If expert natural health care options makes common sense to you, and you are in a state that does not license ND’s, please consider visiting the American Association of Naturopathic Physicians website (www.naturopathic.org) for information about how to write to your state legislators.
Section 2706 of the affordable healthcare act will allow for naturopathic physicians to be covered. So once ND’s are licensed in your state, you could have insurance coverage to work with an expert in natural medicine and preventive care, and the healing of our health care crisis will take a huge step forward.
About Dr. Bongiorno:
About Dr. Bongiorno:Peter Bongiorno ND, LAc is co-director of Inner Source Health in New York, and author of How Come They're Happy and I'm Not? The complete naturopathic guide to healing depression for good. More about him can be found through www.drpeterbongiorno.com.
2 - Starfield B. Is US health really the best in the world? JAMA. 2000 Jul 26;284(4):483-5.
3 – Olshansky et al. A potential decline in life expectancy in the United States in the 21st century. N Engl J Med. 2005 Mar 17;352(11):1138-45.
4 - Murray, et al. N Engl J Med 2010; 362:98-99.
5 - The World Health Report 2000 – health systems: Improving Performance. Geneva: World Health Organization, 2000.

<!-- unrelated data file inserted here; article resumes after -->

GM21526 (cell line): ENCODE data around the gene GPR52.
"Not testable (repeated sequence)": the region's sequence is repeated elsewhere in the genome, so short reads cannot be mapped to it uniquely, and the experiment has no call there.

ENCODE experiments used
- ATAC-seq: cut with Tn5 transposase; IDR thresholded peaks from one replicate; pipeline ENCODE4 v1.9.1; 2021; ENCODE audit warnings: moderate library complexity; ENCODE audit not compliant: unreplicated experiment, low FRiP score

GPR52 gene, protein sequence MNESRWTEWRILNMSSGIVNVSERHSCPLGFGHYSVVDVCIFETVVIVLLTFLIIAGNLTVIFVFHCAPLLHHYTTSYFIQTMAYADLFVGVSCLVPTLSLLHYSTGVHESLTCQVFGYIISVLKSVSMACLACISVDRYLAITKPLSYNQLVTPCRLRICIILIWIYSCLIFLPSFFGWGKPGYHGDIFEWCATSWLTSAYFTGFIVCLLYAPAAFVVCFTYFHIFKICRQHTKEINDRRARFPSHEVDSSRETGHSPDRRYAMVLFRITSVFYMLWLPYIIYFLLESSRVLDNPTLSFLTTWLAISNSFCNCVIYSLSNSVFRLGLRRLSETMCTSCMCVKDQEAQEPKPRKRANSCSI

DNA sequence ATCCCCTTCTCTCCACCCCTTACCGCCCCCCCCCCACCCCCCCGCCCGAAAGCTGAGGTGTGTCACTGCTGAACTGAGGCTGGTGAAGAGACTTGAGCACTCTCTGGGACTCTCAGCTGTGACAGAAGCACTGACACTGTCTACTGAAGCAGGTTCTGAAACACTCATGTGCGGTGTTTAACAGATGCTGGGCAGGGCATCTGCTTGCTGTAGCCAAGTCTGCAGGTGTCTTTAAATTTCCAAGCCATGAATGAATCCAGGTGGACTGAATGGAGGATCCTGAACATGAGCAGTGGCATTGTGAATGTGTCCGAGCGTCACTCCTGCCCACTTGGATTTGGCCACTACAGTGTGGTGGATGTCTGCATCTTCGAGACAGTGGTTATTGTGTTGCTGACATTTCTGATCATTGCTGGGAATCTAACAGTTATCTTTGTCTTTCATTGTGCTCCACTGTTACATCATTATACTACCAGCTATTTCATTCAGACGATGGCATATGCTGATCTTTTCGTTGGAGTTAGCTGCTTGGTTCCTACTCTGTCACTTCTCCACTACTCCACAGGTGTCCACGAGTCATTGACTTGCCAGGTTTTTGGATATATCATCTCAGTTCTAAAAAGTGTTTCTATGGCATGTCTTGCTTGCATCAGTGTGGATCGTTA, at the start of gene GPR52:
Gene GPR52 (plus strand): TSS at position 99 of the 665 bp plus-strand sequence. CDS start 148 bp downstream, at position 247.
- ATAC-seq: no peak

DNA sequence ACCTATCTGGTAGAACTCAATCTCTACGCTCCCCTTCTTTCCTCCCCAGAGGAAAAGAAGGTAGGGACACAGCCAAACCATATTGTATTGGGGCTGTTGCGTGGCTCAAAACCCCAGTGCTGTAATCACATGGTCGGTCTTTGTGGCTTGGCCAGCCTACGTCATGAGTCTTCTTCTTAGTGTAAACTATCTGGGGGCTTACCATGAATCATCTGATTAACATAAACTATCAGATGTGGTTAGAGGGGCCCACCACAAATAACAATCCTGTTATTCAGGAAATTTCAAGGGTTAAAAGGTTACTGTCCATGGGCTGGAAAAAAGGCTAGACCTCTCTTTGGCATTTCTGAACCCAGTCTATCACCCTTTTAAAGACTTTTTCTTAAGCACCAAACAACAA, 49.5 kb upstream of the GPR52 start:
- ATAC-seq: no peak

6 - The Dept of Health and Human Services. The Case for Worksite Wellness. Accessed 08-27-2013 at: http://www.foh.hhs.gov/fedstrive/case.html
7 - Sarrell EM. Naturopathic treatment for ear pain in children.Pediatrics. 2003 May;111(5 Pt 1):e574-9.
8 - Bradley R. et al. Adjunctive naturopathic care for type 2 diabetes: patient-reported and clinical outcomes after one year.BMC Complementary and Alternative Medicine, April 18, 2012
9 - Cooley K et al. Naturopathic care for anxiety: a randomized controlled trial. PLoS One. August 31, 2009
10 - Herman PM. Cost-effectiveness of naturopathic care for chronic low back pain. Altern. Ther. Health Med. Mar-Apr 2008 and Szczurko O. et al.,Naturopathic care for chronic low back pain: a randomized trial.PLoS One. September 19, 2007
11 – Seeley D. et al. Naturopathic Medicine for the prevention of cardiovascular disease.Canadian Medical Association Journal, June 11, 2013
12 - Park DM et al. Br J Cancer. 2011;105(Suppl 2):Si-S81